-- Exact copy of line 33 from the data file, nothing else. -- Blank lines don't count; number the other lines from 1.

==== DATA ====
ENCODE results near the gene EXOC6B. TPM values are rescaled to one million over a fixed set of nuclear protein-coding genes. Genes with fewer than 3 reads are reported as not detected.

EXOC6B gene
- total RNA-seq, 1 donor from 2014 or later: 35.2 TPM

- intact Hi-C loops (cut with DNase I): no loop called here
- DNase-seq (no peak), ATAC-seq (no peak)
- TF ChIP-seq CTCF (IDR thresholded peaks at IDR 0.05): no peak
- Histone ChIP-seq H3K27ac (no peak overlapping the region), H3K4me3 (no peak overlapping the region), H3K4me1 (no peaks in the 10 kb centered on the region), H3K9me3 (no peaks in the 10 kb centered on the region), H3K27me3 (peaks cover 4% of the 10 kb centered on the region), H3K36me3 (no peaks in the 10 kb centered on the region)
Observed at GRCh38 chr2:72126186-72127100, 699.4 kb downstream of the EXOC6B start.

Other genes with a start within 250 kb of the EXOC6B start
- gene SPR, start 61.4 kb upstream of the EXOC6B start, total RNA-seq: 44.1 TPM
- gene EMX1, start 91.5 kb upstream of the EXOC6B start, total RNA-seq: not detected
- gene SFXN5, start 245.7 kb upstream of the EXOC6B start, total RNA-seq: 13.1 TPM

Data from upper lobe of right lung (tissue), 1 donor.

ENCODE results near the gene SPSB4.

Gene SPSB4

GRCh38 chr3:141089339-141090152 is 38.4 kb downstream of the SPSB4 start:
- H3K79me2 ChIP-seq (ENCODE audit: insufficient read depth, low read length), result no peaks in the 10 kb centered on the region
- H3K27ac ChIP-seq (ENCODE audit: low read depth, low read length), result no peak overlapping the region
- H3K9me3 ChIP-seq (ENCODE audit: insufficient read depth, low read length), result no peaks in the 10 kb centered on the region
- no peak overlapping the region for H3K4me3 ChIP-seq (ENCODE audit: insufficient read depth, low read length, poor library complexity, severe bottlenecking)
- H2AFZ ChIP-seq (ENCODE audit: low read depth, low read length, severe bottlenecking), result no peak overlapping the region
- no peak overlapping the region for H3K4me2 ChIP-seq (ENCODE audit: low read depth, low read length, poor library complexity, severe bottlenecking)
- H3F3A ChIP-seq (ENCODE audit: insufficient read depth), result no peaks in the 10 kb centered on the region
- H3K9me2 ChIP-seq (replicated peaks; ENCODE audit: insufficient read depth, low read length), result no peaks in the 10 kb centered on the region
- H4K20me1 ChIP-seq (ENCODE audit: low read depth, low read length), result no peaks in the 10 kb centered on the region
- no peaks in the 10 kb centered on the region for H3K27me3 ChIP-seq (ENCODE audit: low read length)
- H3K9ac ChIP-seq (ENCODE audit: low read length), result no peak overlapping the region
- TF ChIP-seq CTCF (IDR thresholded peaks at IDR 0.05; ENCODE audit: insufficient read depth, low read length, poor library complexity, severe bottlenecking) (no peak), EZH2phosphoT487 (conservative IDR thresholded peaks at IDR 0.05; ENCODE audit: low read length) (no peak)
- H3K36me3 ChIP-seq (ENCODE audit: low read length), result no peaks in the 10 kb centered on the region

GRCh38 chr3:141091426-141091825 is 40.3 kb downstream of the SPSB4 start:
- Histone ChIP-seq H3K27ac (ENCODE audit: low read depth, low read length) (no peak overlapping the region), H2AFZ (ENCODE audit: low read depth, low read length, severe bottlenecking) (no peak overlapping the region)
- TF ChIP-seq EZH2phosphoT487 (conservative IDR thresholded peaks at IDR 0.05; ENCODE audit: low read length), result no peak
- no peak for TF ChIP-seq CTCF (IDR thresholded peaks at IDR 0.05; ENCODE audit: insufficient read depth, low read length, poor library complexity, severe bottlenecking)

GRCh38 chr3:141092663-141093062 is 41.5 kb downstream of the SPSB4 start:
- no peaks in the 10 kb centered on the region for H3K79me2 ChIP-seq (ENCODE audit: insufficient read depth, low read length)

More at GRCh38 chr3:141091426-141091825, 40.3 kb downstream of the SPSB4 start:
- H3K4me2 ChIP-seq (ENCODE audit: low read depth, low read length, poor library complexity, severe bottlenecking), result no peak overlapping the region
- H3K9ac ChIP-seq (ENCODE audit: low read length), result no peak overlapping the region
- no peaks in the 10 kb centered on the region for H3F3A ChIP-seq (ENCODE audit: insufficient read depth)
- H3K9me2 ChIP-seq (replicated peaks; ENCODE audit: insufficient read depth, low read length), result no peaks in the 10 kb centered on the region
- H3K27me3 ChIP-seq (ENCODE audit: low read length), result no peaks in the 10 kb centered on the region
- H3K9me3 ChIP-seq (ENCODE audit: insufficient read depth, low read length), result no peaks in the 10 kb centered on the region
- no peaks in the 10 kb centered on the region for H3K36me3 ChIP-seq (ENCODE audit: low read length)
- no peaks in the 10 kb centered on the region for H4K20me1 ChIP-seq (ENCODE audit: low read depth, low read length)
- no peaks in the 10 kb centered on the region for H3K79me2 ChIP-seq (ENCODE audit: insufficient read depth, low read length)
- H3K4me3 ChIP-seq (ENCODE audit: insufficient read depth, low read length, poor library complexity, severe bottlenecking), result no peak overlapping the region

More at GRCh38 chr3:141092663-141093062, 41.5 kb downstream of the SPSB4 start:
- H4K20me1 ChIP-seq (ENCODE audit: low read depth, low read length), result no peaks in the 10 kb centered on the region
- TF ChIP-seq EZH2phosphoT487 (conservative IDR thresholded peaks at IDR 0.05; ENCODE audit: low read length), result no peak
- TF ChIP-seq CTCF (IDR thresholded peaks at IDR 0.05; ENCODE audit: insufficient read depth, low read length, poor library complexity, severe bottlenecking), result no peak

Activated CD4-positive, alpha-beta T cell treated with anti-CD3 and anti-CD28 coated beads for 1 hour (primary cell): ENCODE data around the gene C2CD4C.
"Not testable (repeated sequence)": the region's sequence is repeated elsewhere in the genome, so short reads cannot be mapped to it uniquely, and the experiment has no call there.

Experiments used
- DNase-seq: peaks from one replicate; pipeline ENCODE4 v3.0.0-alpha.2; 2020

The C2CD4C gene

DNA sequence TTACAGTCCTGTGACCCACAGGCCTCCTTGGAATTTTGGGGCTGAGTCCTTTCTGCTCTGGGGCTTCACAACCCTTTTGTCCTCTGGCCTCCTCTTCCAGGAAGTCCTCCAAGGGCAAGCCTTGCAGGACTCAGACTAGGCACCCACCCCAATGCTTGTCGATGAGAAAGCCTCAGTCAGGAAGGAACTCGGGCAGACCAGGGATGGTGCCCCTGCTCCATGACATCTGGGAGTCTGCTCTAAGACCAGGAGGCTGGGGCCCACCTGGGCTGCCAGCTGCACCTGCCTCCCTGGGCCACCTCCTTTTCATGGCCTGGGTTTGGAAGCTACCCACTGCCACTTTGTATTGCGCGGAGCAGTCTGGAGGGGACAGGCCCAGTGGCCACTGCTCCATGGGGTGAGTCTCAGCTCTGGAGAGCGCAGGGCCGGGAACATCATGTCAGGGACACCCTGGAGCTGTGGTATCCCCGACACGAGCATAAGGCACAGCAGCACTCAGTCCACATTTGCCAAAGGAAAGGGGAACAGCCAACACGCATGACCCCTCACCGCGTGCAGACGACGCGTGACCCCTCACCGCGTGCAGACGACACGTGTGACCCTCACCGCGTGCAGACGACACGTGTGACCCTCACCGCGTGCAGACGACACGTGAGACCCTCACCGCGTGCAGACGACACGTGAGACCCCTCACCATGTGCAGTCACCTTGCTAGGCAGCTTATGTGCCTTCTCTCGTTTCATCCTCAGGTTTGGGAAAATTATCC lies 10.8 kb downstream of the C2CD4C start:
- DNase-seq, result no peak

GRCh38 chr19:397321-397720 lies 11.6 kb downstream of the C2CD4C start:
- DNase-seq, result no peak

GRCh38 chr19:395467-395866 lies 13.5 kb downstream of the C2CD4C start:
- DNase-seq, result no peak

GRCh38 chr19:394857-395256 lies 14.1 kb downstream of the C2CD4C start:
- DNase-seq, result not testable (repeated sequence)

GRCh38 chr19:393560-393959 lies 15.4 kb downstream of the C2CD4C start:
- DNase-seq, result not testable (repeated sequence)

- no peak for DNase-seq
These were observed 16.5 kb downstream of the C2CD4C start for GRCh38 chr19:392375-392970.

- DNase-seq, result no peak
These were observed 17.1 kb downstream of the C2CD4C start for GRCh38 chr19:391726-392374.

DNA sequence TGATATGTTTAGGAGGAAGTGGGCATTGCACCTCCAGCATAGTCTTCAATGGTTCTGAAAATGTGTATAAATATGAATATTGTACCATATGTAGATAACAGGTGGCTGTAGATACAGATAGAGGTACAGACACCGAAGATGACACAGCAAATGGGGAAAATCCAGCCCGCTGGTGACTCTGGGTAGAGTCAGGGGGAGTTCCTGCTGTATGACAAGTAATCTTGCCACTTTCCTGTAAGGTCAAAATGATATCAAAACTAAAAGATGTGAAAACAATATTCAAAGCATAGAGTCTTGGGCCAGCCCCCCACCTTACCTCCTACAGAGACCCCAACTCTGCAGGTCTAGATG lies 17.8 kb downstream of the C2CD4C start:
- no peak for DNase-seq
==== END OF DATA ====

- no peak for TF ChIP-seq CTCF (IDR thresholded peaks at IDR 0.05; ENCODE audit: insufficient read depth, low read length, poor library complexity, severe bottlenecking)